Praying Like Jesus

In my experience, here are the four most common stumbling blocks to prayer: 1) We don’t know how to pray.  2) We run out of things to say.  Dr. Tim Gray shares a story of how, when he was a teenager, he could pray on retreat and at the youth group, but, on his own, he didn’t know what to do.  He wanted to hear God speak, but heard nothing.  He would ask God to help him with this or that, but, subsequently, he had nothing left to say.  3) Many people have asked, “How do we know when we’re talking to God or when we’re talking to ourselves?”  4) We get nothing out of it.

[Listen to Fr. Justin’s homily here.]
[Part 1]

 

[Part 2]

 

 

The Gospel gives us an incredible teaching on prayer.  It starts: “Jesus was praying in a certain place, and after he had finished, one of his disciples said to him, ‘Lord, teach us to pray, as John taught his disciples’” (Lk 11:1).  More than any other Gospel, St. Luke records that “Jesus was praying”: Luke tells us that Jesus “would withdraw to deserted places and pray” (5:16).  In St. Matthew’s Gospel, Jesus gets baptized, and the Father’s voice is heard from heaven, while in St. Luke this happens while Jesus is  praying (3:21).  Before He chooses the 12 apostles, only St. Luke tells us that Jesus “went out to the mountain to pray; and he spent the night in prayer to God” (6:12).

Jesus prayed intensely and all the time.  As we said last week, many of us talk to God throughout the day, which is good, but not deep enough.  Jesus spent focused time in prayer, and that’s the way we’ll overcome our stumbling blocks.

The Gospel then says He was praying “in a certain place.”  Where we pray is important!  Remember how St. Luke says that Jesus went to the Mount of Olives, “as was his custom” (22:39)?  The Catechism says, “The choice of a favorable place is not a matter of indifference for true prayer” (2691).

Fr. Lucio said that his ‘sweet spot’ for prayer was over there, on the left side of the church, next to the pillar.  When I was a teenager, my best place to pray at home was in between my bed and my brother’s, because the area was cozy and I could focus.  Fr. Pierre told me this week that the chapel is addictive, because of the environment and because people are praying, and that encourages him to pray.

That leads to the next part of the Gospel: “After [Jesus] had finished, one of his disciples said to him, ‘Lord, teach us to pray.’”  Jesus’ example of prayer was so inspiring that a disciple wants to learn!  Have you ever seen someone really pray?  They’re in a conversation, encountering another person.  It was said of St. Mother Teresa, “People were fascinated just watching Mother pray.  They would sit there and watching her be really drawn into this mystery” (Mother Teresa: Come Be My Light, 270, Kindle Edition).  This is what Jesus is doing for us today: He’s drawing us into His own prayer and saying: “Pray as I pray.”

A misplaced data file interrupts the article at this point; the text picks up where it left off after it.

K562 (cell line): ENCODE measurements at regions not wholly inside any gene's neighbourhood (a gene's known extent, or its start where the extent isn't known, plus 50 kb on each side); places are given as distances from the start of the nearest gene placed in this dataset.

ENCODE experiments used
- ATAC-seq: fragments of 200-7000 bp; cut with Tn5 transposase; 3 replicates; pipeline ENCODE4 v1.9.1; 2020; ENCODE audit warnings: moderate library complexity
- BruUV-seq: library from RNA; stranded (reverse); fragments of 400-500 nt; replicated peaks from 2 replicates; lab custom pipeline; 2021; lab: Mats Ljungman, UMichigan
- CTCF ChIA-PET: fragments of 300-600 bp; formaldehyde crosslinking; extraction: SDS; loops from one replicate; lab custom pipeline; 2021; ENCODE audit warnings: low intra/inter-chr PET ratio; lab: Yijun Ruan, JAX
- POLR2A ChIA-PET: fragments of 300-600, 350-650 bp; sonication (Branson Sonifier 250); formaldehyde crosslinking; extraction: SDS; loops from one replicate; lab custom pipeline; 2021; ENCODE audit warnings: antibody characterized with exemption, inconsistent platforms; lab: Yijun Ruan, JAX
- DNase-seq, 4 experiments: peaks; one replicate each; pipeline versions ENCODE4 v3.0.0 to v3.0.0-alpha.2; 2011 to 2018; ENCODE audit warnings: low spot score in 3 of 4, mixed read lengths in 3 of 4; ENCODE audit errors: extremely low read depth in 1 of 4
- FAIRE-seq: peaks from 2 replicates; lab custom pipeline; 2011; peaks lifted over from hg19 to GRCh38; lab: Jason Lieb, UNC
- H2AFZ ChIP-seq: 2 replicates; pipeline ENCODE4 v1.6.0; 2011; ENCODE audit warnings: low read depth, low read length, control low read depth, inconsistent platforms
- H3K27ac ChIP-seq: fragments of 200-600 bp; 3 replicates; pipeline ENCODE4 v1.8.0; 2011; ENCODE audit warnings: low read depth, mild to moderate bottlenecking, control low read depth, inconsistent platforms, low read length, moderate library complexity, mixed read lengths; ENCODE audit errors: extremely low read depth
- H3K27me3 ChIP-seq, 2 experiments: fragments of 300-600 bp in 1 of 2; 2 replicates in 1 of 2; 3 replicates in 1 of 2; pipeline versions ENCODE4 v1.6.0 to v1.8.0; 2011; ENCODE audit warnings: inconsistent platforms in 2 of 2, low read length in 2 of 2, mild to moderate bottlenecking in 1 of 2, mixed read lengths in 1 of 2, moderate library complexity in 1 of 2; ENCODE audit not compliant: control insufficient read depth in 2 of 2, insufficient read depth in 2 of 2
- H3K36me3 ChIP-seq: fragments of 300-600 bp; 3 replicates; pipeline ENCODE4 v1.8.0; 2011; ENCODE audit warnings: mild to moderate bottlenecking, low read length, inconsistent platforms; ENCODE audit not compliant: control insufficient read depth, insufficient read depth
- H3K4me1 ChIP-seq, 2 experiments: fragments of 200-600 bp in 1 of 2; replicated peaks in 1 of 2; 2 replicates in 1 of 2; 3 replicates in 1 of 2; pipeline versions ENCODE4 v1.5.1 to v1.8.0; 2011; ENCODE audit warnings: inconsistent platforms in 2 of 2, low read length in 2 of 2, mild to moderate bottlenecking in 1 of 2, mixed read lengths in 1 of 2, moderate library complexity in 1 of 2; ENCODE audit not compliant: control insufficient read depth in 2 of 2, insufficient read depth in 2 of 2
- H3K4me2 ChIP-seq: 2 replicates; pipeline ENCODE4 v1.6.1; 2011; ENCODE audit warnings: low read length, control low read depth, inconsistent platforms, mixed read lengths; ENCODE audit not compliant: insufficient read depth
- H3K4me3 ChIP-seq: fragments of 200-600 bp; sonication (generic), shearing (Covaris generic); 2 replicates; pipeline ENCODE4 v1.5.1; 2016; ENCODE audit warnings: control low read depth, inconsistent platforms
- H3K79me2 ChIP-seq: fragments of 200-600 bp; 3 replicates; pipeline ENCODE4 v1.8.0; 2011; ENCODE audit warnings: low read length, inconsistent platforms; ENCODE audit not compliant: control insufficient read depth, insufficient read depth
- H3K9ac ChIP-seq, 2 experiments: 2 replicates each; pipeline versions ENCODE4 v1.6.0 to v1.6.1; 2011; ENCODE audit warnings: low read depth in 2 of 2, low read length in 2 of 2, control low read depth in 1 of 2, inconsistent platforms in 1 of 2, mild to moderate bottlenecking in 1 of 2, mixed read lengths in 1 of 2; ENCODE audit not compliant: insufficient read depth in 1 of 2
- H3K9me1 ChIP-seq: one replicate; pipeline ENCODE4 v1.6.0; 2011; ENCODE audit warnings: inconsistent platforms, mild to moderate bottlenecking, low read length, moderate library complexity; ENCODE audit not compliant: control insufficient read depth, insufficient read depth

Then He teaches us the Our Father.  St. Thomas Aquinas called the Our Father “the most perfect of prayers” (CCC 2763).  Why?  Because everything we can “rightly desire” is contained in it: Wanting God to be praised and glorified (hallowed be Thy name), that God be number one in our lives and in the whole world (Thy kingdom come), wanting not our own will to happen, but God’s plan (Thy will be done), asking for everything we need materially and spiritually (our daily bread), asking for forgiveness, asking for strength against temptation, and protection from Satan and all evil.  Everything we need and want is here.

But the Our Father also teaches us to ask for them in the right order.  Often we pray first for what we want, and then, if we remember, praise and bless God.  But the Our Father teaches us that the first three things for which we should ask are all centered around God: Hallowed be Thy name, Thy kingdom come, Thy will be done.  Only after that can we focus on ourselves.  As I told you before, always start with praise, because that gets us out of ourselves, and rescues us from our self-absorption, desolation, and discouragement.

All this answers the 1st stumbling block of how to pray: Like Jesus, make time for it, choose a good place, follow the pattern of the Our Father regarding what to ask, and the order to ask for it.

The Sermon on the Mount by Carl Bloch